Friday, November 20, 2009

Meditation Cuts Risk Of Heart Attack By Half

A while back I was watching someone do a Karate kata, Sanchin I believe. Every change in posture was accompanied by loud hissing of breath, dynamic tension and intense straining of arms, legs and torso. You could see the veins pop out in his forehead.
And this is healthy? I think not.
Again, we see the Taoist philosophy of not harming the body during exercise as being a superior path. No pain no gain is pretty much bullshit for longevity, which is why practitioners of the internal or "soft" martial arts reach their peak in their fifties.
With all the stress of daily life, why would someone hiss and strain in a kata that is ment for health and self-defense? Even in self-defense we have to cultivate a calm mind. While I find seated meditation difficult and a little boring, the moving meditation of Tai Chi Chuan, Bagua and Xingyi really helps me focus and center. The difference from Trancendental Meditation is that instead of trancending the body to a seperate state, we strive to have full and complete mind-body integration.
Here's a great article from The Telegraph.UK that cites medical studies showing that meditation cuts heart attack risk by half. Here's some quotes:

"The researchers from the Medical College of Wisconsin in Milwaukee in collaboration with the Institute for Natural Medicine and Prevention at Maharishi University of Management in Fairfield, Iowa, calculated heart attacks, strokes and deaths as one result and found a 47 per cent reduction in meditating patients.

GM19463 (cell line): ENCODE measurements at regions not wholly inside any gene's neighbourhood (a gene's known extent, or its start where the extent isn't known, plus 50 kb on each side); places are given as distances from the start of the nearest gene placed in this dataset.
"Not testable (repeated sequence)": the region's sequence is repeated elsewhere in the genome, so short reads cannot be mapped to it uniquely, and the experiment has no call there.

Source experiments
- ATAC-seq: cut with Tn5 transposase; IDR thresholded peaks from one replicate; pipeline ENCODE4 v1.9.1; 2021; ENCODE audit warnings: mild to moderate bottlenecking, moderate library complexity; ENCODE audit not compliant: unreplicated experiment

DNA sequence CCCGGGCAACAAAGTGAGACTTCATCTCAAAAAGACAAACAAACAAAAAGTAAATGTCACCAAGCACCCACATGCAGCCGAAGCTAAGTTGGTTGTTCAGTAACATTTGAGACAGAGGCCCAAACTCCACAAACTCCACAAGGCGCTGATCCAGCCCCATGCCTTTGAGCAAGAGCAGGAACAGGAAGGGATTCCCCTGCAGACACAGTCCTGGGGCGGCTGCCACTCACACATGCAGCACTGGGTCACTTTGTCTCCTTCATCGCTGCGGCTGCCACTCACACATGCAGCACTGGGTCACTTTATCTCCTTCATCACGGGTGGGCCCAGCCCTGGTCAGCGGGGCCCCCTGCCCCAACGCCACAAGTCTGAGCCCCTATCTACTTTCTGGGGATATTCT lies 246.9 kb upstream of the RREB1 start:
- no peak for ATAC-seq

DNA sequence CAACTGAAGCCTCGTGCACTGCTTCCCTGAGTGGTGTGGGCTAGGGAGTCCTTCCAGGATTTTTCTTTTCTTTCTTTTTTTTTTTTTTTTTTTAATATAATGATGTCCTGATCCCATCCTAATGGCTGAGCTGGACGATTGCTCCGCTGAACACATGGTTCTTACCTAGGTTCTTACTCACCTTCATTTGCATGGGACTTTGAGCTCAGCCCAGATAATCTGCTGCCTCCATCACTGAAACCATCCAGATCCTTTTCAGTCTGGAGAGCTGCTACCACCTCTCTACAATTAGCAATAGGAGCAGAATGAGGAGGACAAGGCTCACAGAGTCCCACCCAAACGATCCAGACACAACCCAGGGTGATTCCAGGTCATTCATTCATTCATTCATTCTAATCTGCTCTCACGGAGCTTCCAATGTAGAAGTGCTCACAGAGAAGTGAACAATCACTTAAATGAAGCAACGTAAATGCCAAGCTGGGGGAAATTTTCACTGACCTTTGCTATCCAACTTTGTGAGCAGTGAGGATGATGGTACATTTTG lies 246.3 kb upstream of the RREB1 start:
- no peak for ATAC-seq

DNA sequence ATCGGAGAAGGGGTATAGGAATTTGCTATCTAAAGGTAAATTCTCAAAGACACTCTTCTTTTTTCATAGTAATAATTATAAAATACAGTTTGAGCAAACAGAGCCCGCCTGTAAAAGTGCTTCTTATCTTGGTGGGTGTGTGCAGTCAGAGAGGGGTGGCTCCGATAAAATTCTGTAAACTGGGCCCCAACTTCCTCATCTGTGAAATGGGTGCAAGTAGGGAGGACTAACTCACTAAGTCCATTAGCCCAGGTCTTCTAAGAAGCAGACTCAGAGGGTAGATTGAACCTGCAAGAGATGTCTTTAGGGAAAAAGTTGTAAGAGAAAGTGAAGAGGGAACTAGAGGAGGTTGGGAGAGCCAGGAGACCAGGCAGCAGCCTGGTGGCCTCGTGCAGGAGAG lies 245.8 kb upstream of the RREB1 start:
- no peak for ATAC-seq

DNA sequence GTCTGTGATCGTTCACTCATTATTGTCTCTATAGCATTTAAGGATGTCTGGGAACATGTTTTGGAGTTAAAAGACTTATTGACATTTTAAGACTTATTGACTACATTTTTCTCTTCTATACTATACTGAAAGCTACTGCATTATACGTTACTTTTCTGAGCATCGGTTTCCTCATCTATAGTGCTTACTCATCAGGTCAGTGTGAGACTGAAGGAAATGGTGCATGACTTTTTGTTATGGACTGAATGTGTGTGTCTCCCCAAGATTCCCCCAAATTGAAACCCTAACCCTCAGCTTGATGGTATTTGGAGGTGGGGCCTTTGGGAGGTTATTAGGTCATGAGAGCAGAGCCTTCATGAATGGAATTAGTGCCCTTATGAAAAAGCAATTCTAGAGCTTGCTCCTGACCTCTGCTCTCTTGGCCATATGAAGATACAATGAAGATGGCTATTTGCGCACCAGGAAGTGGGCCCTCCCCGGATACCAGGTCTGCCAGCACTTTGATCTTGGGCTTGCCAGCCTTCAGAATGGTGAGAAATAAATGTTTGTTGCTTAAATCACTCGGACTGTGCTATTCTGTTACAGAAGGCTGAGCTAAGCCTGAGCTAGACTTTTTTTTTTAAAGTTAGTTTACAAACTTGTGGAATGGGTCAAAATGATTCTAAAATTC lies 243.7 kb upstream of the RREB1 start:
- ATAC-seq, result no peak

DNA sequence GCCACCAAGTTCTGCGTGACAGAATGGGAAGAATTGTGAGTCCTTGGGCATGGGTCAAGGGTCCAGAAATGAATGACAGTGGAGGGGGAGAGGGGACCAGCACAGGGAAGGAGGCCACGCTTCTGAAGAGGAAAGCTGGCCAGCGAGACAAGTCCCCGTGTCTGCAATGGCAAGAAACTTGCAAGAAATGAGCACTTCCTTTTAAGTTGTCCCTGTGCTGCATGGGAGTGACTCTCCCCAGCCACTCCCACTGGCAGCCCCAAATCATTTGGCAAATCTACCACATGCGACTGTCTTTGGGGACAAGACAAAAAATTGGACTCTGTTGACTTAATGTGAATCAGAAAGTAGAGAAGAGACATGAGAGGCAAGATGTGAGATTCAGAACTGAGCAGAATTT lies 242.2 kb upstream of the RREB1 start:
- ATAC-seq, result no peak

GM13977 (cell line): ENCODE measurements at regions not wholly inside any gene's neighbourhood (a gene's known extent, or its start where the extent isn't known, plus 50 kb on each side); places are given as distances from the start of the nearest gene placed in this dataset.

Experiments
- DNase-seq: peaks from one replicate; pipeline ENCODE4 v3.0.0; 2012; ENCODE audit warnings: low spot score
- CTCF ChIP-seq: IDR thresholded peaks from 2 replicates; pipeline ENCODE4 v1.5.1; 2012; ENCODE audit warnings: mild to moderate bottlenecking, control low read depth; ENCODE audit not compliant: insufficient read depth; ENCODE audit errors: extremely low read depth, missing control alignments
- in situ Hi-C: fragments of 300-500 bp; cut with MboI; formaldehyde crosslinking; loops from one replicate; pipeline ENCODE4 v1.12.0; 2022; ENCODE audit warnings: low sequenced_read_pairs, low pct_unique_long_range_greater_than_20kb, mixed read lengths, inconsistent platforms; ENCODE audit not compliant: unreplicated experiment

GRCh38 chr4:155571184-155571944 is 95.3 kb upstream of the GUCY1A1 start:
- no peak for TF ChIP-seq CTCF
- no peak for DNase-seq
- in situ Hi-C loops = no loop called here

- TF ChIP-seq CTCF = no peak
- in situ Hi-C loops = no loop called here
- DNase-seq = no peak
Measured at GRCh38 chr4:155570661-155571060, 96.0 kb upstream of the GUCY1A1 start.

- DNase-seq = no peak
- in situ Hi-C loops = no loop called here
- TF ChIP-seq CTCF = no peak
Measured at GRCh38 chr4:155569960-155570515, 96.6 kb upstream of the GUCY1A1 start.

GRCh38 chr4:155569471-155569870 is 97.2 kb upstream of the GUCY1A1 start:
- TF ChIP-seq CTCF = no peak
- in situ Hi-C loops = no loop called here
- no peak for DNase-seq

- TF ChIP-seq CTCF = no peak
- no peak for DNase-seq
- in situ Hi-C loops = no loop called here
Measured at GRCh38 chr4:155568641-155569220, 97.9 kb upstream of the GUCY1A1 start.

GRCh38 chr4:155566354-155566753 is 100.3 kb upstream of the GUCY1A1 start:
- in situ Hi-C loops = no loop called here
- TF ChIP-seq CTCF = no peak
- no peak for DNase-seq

They also had lower blood pressure and significant reductions in their stress levels, the researchers said.
Dr Robert Schneider, lead author and director of the Center for Natural Medicine and Prevention, said: "Previous research on Transcendental Meditation has shown reductions in blood pressure, psychological stress, and other risk factors for heart disease, irrespective of ethnicity.
"But this is the first controlled clinical trial to show that long-term practice of this particular stress reduction program reduces the incidence of clinical cardiovascular events, that is heart attacks, strokes and mortality."
Dr Schneider said that the effect of Transcendental Meditation in the trial was like a newly discovered medicine for the prevention of heart disease.
"In this case, the new medications are derived from the body's own internal pharmacy stimulated by the Transcendental Meditation practice," he said".

I gotta go practice my Tai Chi Chuan now...


Rick said...

With an engineering background, I find that I keep track of numbers. Among the numbers I have been most concerned with, have been my blood pressure and cholesterol numbers.

I have kept track for years. My diet has not changed all that much. What does change is that during the winter, I like to lift weight and walk on a treadmill; and that for the last couple of years, I have been practicing taijiquan regularly.